«

»

Perennial Vegetables that Grow Year After Year

Perennial Vegetables that Grow Year After Year

plant-once_1872341b

The majority of garden vegetables that we like to grow need to be planted fresh every year, but there are a number of varieties that can keep coming back season after season.  Planting them can help to make your garden a little more efficient while giving you a reliable supply of vegetables to round out your nutritional needs.  Let’s take a look at some of the more common options that you can start to incorporate into your garden this season.

Asparagus

Asparagus do not grow quickly, especially if you are planting them from seeds.  However, once they take root and become established, they will grow year after year.  You can also use the crowns from mature asparagus and plant them in fertile soil to produce new crops as well.  It may take some time to build up a rotation of this popular vegetable, but it will be worth the wait once the ball starts rolling.

Jerusalem Artichokes

These are part of the sunflower family and have sort of a hearty, nutty flavor.  They don’t resemble artichokes, rather their tubes are what you harvest and eat.  They grow into tall stalks, which makes them ideal for borders, and the don’t require a lot of maintenance.  To keep them coming back year after year, simply don’t harvest all of them at the end of the growing season.  Leave a few intact, and they should come alive next year.  In a few years, you can have a robust and steady supply on hand.

Artichokes

Regular artichokes are also perennials, but they take a long time to grow and get established.  They are also not the most efficient vegetables as it takes a lot of plants to produce a good harvest.  However, they are easy to manage and can thrive in a lot of different growing conditions.  Artichokes are definitely worth the space they take up and the time it takes for them to grow.  The trick is to be patient and wait a couple of years before you start enjoying the full benefits of a self-sustaining artichoke crop.

Kale

Kale can survive frost, snow and extreme cold before bouncing back for another growing season in the spring.  Consequently, you want to make sure that you leave the plants intact after you close down your garden for the season.  They grow like weeds and all you need to do is plant them once in order to enjoy their benefits year after year.  Not only that, but kale is one of the most nutrient-rich vegetables in existence, which makes it ideal for survival gardening or homesteading.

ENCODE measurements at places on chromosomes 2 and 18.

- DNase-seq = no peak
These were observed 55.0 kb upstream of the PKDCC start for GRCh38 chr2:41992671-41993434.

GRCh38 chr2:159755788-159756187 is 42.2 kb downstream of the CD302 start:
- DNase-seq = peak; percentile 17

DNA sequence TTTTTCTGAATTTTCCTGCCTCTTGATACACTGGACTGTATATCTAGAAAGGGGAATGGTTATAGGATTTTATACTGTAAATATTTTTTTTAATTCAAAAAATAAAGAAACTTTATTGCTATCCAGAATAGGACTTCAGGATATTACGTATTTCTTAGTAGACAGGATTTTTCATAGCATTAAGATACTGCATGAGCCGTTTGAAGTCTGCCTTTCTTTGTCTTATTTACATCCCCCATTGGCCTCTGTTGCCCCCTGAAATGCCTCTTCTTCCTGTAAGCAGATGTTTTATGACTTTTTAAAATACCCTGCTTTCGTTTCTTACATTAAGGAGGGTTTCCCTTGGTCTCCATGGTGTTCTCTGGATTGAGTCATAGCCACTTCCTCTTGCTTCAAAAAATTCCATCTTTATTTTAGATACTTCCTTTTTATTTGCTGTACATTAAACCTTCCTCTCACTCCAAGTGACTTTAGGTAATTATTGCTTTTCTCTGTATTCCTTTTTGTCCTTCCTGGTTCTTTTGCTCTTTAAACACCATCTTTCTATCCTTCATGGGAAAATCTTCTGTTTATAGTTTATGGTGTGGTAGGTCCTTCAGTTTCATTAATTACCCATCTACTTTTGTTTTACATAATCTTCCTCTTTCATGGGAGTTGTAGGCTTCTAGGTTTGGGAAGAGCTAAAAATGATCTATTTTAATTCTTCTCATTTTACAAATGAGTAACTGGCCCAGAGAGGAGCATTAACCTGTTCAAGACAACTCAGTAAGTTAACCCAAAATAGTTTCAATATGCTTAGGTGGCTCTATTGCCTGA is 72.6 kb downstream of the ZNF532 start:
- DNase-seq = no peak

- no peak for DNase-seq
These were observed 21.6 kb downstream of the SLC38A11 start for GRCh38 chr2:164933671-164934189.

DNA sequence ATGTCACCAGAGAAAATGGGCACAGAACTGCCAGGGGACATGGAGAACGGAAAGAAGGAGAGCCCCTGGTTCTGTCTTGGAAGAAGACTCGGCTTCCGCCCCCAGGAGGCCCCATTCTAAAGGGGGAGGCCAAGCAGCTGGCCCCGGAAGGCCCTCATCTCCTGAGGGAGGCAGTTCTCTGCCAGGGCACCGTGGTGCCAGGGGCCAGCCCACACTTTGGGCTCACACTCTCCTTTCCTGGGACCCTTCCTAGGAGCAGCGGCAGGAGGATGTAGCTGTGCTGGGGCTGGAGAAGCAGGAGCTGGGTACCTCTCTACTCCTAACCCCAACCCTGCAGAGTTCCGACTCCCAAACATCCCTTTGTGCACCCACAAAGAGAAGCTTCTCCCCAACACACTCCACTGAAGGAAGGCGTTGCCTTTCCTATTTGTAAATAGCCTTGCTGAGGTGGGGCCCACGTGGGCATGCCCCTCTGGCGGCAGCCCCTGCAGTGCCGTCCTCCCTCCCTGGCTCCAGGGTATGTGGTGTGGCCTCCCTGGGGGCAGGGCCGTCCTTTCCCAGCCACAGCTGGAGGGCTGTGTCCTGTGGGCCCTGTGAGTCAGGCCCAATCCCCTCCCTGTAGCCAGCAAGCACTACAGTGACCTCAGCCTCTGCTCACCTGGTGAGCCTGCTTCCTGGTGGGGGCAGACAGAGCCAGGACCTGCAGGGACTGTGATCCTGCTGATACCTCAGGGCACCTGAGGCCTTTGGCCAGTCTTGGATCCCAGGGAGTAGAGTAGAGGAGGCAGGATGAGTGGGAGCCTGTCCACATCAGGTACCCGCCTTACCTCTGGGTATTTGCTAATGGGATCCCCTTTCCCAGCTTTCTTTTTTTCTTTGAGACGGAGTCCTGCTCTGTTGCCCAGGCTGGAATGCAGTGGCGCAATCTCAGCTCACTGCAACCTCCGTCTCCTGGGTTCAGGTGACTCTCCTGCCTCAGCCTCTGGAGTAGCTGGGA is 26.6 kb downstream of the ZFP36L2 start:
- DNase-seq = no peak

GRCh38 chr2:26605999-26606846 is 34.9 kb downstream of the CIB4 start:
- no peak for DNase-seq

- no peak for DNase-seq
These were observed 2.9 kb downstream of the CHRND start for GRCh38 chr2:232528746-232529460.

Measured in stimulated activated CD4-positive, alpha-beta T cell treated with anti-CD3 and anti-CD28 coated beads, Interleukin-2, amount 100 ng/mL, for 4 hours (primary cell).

Egyptian Onions

These are little onions that grown in bunches on bushy stalks.  They also come back year after year as long as the mother plant remains healthy.  You can either start from scratch by planting bulbs, or you may be able to find a starter bush in a local nursery.  Once they get established, they should produce a horde of tiny onions that will be more than enough for you and your family.

Garlic and shallots, which are technically onions, are also excellent perennials.  They are also easy to plant.  Just take one of the bulbs, plant them and wait for them to grow.  As long as you don’t harvest all of them, and some are left behind, they will keep coming back year after year.  Keep in mind that you really want a good supply of garlic in your garden.  Their health benefits, especially for their antibiotic, blood-pressure regulating and detoxifying properties are an essential component of any survival or homesteading diet.

This is by no means an exhaustive list of veggies that will come back year after year as long as you take care of the plants properly.  Dedicate a portion of your garden to perennials, and you will find yourself doing a lot less work every season while enjoying the health benefits of having a wider range of options to choose from.  This is particularly important when facing a SHTF situation when you may not have access to basic vegetables on an annual basis.  Consider them a nutritional insurance policy that pays big dividends long after they are planted. 

Pin It on Pinterest

Share This

Share This

Share this post with your friends!